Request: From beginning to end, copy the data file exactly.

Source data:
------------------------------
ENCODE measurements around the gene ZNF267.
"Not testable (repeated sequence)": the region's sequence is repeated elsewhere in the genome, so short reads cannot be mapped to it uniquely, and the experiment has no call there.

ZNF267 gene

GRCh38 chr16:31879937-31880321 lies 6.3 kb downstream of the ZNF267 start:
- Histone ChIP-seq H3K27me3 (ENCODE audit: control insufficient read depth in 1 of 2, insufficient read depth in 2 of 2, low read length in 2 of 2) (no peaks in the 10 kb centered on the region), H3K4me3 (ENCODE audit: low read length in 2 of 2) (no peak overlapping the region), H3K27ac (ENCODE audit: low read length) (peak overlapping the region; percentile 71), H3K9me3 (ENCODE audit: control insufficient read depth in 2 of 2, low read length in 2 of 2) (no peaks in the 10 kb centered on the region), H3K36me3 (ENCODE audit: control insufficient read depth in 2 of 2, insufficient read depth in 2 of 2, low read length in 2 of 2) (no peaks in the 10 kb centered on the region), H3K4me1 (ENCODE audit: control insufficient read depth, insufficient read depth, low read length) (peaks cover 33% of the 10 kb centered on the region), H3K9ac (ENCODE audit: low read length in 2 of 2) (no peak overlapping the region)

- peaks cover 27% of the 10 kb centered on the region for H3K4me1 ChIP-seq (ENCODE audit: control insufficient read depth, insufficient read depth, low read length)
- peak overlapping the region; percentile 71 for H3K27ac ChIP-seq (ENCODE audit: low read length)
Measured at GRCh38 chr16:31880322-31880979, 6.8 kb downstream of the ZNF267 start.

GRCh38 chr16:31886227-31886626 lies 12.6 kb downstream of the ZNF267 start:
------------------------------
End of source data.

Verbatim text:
ENCODE measurements around the gene ZNF267.
"Not testable (repeated sequence)": the region's sequence is repeated elsewhere in the genome, so short reads cannot be mapped to it uniquely, and the experiment has no call there.

ZNF267 gene

GRCh38 chr16:31879937-31880321 lies 6.3 kb downstream of the ZNF267 start:
- Histone ChIP-seq H3K27me3 (ENCODE audit: control insufficient read depth in 1 of 2, insufficient read depth in 2 of 2, low read length in 2 of 2) (no peaks in the 10 kb centered on the region), H3K4me3 (ENCODE audit: low read length in 2 of 2) (no peak overlapping the region), H3K27ac (ENCODE audit: low read length) (peak overlapping the region; percentile 71), H3K9me3 (ENCODE audit: control insufficient read depth in 2 of 2, low read length in 2 of 2) (no peaks in the 10 kb centered on the region), H3K36me3 (ENCODE audit: control insufficient read depth in 2 of 2, insufficient read depth in 2 of 2, low read length in 2 of 2) (no peaks in the 10 kb centered on the region), H3K4me1 (ENCODE audit: control insufficient read depth, insufficient read depth, low read length) (peaks cover 33% of the 10 kb centered on the region), H3K9ac (ENCODE audit: low read length in 2 of 2) (no peak overlapping the region)

- peaks cover 27% of the 10 kb centered on the region for H3K4me1 ChIP-seq (ENCODE audit: control insufficient read depth, insufficient read depth, low read length)
- peak overlapping the region; percentile 71 for H3K27ac ChIP-seq (ENCODE audit: low read length)
Measured at GRCh38 chr16:31880322-31880979, 6.8 kb downstream of the ZNF267 start.

GRCh38 chr16:31886227-31886626 lies 12.6 kb downstream of the ZNF267 start: